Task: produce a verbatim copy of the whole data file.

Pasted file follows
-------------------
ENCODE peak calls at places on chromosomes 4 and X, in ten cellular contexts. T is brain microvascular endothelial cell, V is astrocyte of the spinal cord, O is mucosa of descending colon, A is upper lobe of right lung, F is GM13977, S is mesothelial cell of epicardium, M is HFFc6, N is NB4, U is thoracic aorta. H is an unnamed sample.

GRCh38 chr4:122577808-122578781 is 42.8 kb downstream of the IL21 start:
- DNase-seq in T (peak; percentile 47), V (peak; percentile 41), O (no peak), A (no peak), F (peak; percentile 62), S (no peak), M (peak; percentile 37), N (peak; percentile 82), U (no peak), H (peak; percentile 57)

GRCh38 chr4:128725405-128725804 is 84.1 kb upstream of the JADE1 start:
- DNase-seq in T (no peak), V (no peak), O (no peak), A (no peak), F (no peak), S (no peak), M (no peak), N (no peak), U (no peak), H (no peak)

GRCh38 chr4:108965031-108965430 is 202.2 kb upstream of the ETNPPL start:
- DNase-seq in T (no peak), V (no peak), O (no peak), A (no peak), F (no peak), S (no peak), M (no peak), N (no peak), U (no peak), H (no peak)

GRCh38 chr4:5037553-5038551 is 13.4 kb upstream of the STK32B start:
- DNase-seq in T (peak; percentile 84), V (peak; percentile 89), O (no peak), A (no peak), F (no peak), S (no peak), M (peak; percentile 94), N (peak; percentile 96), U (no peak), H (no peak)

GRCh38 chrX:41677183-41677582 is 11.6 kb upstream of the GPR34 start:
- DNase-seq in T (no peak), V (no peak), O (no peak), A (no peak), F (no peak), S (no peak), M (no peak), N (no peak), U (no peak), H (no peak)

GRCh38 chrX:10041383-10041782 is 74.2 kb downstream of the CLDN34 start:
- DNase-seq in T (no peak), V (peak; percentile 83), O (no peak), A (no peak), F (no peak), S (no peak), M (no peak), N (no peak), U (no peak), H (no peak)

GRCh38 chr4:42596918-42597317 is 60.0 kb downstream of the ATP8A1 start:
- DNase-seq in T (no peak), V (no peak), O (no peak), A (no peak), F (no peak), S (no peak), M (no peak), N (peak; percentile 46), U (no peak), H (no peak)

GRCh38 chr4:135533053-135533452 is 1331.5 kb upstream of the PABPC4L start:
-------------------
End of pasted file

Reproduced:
ENCODE peak calls at places on chromosomes 4 and X, in ten cellular contexts. T is brain microvascular endothelial cell, V is astrocyte of the spinal cord, O is mucosa of descending colon, A is upper lobe of right lung, F is GM13977, S is mesothelial cell of epicardium, M is HFFc6, N is NB4, U is thoracic aorta. H is an unnamed sample.

GRCh38 chr4:122577808-122578781 is 42.8 kb downstream of the IL21 start:
- DNase-seq in T (peak; percentile 47), V (peak; percentile 41), O (no peak), A (no peak), F (peak; percentile 62), S (no peak), M (peak; percentile 37), N (peak; percentile 82), U (no peak), H (peak; percentile 57)

GRCh38 chr4:128725405-128725804 is 84.1 kb upstream of the JADE1 start:
- DNase-seq in T (no peak), V (no peak), O (no peak), A (no peak), F (no peak), S (no peak), M (no peak), N (no peak), U (no peak), H (no peak)

GRCh38 chr4:108965031-108965430 is 202.2 kb upstream of the ETNPPL start:
- DNase-seq in T (no peak), V (no peak), O (no peak), A (no peak), F (no peak), S (no peak), M (no peak), N (no peak), U (no peak), H (no peak)

GRCh38 chr4:5037553-5038551 is 13.4 kb upstream of the STK32B start:
- DNase-seq in T (peak; percentile 84), V (peak; percentile 89), O (no peak), A (no peak), F (no peak), S (no peak), M (peak; percentile 94), N (peak; percentile 96), U (no peak), H (no peak)

GRCh38 chrX:41677183-41677582 is 11.6 kb upstream of the GPR34 start:
- DNase-seq in T (no peak), V (no peak), O (no peak), A (no peak), F (no peak), S (no peak), M (no peak), N (no peak), U (no peak), H (no peak)

GRCh38 chrX:10041383-10041782 is 74.2 kb downstream of the CLDN34 start:
- DNase-seq in T (no peak), V (peak; percentile 83), O (no peak), A (no peak), F (no peak), S (no peak), M (no peak), N (no peak), U (no peak), H (no peak)

GRCh38 chr4:42596918-42597317 is 60.0 kb downstream of the ATP8A1 start:
- DNase-seq in T (no peak), V (no peak), O (no peak), A (no peak), F (no peak), S (no peak), M (no peak), N (peak; percentile 46), U (no peak), H (no peak)

GRCh38 chr4:135533053-135533452 is 1331.5 kb upstream of the PABPC4L start: